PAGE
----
For sure, my fondness for the holiday has its roots in my early childhood. My mom and dad divorced when I was three, and for several years after the split my mom and I lived with my grandmother and my unmarried aunt. On New Year’s Eve my young, single mom – who herself loved the nightlife – would head out with her friends into the NYC of the swinging 60s, while my grandmother, aunt, and I would watch Guy Lombardo and his Royal Canadians playing old timey big band hits for the well-heeled crowd at the Waldorf Astoria Hotel, broadcast live to our well worn black and white console TV. We didn’t have much money and lived in a building in the Bronx that was closer to a tenement than a high-rise, but our lack of means did nothing to diminish the excitement and expectations of the evening.
Though I was only four or five years old, on New Year’s Eve I was allowed to stay up till midnight to take part in a family tradition that stretched back decades. We didn’t have any fancy noisemakers or horns, but at the stroke of midnight, as confetti and balloons floated down on the well to do at the Waldorf and Guy Lombardo’s boys played “Auld Lang Syne”, my grandmother, aunt, and I grabbed sturdy old metal pots and pans. Then, using big spoons as drumsticks, we burst into the hallway of our apartment building, banging with joyous intensity on those dented and scarred cooking implements, creating a raucous racket and shouting at the top of our lungs “Happy New Year’s!” Most of the other residents of the building joined us in creating a jubilant and low rent but somehow defiant cacophony, delirious and intoxicating stuff for the very young me. I daresay that for those few moments we had a lot more fun than the swells at the Waldorf.
When I grew older, as a young adult I fully embraced the revelry of the holiday. I had quite a few memorable New Year’s Eves in my late teens through my mid 20s, from seeing the new wave band The Waitresses playing a show at 5 AM at the famous Peppermint Lounge to bumming cigarettes from a then barely known Howie Mandel at an MTV “after party” that rollicked on and on as if it might never end. I recall with great fondness stumbling out of a nightclub with a group of deliriously intoxicated friends and madly howling at the moon as the last seconds ticked away on one long ago year. As I transitioned into full adulthood, mixed in with raucous annual celebrations were the occasional intimate, more romantic New Year’s get-togethers with lovers and close friends. No matter the circumstances, though, the night never passed without champagne and good cheer, and always kindled within me expectations of bigger and better things to come.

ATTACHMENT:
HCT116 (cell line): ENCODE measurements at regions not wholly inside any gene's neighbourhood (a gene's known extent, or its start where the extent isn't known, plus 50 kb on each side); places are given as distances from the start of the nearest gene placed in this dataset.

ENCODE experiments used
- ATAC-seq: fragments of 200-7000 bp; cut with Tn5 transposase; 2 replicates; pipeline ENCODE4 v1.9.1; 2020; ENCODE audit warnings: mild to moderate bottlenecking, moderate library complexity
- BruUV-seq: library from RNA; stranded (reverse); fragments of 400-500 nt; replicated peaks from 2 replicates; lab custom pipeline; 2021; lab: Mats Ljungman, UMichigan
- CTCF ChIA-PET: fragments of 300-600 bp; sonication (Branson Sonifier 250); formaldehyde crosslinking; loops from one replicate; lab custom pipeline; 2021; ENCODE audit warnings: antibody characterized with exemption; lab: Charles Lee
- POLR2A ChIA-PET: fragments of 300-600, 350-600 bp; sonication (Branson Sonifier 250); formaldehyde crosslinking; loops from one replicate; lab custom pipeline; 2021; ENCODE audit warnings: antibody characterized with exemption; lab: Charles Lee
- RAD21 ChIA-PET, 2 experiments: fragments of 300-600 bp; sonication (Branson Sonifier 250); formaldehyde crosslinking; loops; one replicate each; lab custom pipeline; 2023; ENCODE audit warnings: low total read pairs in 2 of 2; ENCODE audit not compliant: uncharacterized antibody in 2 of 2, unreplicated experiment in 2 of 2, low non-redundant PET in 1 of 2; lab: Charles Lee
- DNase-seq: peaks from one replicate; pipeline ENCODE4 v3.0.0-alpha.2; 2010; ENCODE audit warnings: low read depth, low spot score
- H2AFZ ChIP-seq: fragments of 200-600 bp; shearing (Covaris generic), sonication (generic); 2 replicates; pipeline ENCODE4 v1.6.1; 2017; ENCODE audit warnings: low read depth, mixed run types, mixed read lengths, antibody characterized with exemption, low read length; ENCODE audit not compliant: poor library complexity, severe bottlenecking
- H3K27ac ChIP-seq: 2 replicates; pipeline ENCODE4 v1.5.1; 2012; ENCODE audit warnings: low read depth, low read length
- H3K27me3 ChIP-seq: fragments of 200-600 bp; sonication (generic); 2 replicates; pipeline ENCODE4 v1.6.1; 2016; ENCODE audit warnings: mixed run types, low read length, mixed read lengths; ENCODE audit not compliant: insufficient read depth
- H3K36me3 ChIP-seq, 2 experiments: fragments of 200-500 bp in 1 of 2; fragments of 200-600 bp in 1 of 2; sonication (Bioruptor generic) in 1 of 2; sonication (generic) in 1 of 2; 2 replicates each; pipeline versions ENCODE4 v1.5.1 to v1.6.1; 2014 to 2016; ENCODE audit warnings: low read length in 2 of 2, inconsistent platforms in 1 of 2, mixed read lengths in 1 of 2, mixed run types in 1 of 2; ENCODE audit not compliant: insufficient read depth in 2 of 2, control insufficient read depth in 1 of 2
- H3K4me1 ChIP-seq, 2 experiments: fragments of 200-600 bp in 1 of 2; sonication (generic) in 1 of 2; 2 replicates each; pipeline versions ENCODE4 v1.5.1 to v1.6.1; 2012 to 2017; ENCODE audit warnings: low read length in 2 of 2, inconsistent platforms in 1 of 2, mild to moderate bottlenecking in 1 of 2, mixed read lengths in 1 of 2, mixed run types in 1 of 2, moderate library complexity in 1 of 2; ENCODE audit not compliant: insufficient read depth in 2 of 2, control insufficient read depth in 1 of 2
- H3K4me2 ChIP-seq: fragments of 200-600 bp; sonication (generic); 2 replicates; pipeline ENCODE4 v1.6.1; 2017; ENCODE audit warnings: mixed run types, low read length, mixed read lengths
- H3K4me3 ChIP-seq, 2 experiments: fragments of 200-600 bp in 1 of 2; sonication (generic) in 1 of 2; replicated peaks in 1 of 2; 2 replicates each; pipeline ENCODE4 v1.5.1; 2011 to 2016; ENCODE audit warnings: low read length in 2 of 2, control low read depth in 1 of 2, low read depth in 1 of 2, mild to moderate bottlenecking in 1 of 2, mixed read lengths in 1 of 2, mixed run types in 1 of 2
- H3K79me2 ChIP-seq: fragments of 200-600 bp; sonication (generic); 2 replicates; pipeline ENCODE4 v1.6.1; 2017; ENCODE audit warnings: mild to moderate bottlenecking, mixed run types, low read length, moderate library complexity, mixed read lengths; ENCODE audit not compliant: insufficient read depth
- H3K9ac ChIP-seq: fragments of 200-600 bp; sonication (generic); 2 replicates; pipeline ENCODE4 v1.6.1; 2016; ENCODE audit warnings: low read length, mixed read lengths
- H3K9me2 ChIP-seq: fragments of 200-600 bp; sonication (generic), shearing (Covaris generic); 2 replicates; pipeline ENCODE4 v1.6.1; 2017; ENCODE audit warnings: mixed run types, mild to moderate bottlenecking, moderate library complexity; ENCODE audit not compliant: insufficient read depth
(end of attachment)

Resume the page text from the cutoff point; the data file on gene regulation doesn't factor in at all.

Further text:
Now, nearly 16 years since I was diagnosed with Primary Progressive MS, the night carries with it a much more complex and troublesome mix of emotions. For the first several years after my creeping paralysis struck, while I was still relatively able bodied, my wife and I would host New Year’s Eve parties, more sedate than my revelries of the past but good times nonetheless. Now, with my body increasingly compromised and my stamina waning, even a small gathering of friends can prove taxing. This New Year’s it was just my wife and me watching celebrations from around the world beamed into our living room in high definition on our big-screen TV, images so crisp and detailed it seemed as though I could step right into them. That is, if I could step.
Despite my best efforts to stay fixed in the moment, I soon found it impossible to watch millions of people celebrating without enviously contrasting their situation with my own. With nary a thought given to their tremendous good fortune at simply having limbs and senses intact, the televised multitudes danced and sang, drank and strutted, laughed and hugged and mingled and voiced exuberant expectations about a future brimming with possibilities. Lubricated by flowing booze and the magic of the night, all could convince themselves that the coming days held better fortunes then those which now belonged to history.